The Case for the Defence
The Case for the Defence is a short story written by Graham Greene. The story takes place in England around the time it was written, in the late 1930’s, when aconviction for murder carried a death penalty. We find ourselves in Central Criminal Court in London where the trial of the “Peckham murder” is being held. In this story we meet Mrs. Salmon who testifiesagainst the defendant Mr. Adams. But it turns out he has a twin brother and the witnesses can not be sure of which one of them they saw. Mr. Adams is therefore aquitted, although one of them commited themurder. Outside of the courtroom one of the two brothers is pushed by the crowd and hit by a bus. If it was the murderer or not we do not know. But what we do know, is that their might be a killer thatMrs. Salmon witnessed against on free foot.
The narrator of the story is most likely the prosecutor as he is in the courtroom, and talking to Mrs. Salmon , following her out after the trial andspeaking of her as the ideal witness. The narrator does not participate in the plot, but he or she is observing and refering from the events of the story in third person. By having a third person narratorthe author achieves an open story where you need to read between the lines, whereas an omniscient narrator to take an example, would know everything about the characters and in a way kill some of thetension in the story.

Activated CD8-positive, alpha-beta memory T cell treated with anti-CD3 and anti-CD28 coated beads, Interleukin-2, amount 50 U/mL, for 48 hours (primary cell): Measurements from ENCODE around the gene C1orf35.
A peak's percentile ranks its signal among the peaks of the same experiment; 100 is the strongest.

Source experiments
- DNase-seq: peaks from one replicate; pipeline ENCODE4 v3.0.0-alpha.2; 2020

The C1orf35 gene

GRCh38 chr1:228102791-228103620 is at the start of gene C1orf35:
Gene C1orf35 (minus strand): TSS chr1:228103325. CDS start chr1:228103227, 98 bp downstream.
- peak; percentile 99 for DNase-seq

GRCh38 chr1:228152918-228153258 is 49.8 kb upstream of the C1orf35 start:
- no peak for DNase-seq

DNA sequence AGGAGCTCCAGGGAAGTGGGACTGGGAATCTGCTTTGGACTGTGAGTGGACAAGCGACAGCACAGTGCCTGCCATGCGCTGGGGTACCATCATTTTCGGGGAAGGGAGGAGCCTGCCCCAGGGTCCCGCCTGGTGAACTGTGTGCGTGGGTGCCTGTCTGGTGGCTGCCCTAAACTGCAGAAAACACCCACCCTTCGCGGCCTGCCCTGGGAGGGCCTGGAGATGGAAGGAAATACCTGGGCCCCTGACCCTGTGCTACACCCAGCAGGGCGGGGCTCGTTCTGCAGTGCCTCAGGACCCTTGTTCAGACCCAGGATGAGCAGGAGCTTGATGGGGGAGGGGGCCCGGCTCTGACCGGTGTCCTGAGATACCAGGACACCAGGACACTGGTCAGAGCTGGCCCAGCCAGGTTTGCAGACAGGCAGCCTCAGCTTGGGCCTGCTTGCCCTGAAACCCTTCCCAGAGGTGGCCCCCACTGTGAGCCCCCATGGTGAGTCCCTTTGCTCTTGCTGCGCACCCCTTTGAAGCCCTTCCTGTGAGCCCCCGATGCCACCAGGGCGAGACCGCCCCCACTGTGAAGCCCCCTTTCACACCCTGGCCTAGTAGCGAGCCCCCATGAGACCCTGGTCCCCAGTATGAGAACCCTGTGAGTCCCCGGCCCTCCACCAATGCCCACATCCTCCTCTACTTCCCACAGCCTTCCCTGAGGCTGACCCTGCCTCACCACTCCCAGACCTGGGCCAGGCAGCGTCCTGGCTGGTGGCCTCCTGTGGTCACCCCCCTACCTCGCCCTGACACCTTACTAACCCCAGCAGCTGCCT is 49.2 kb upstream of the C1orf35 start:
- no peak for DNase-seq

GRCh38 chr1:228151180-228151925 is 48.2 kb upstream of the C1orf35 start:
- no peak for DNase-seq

Even though Mrs. Salmon is not really significant to the theme, she is important to the plot of the story and is the protagonist. Mrs. Salmon is a round character and isdescribed like this by the narrator: “She was the ideal witness, with her slight Scotch accent and her expression of honesty, care and kindness. (...) There was no malice in her.” The reason I think theauthor chose to describe Mrs. Salmon like that, is to point out that she would tell the truth, that she would be a character with credibility. That way the reader can be sure that it really was Mr. Adams...
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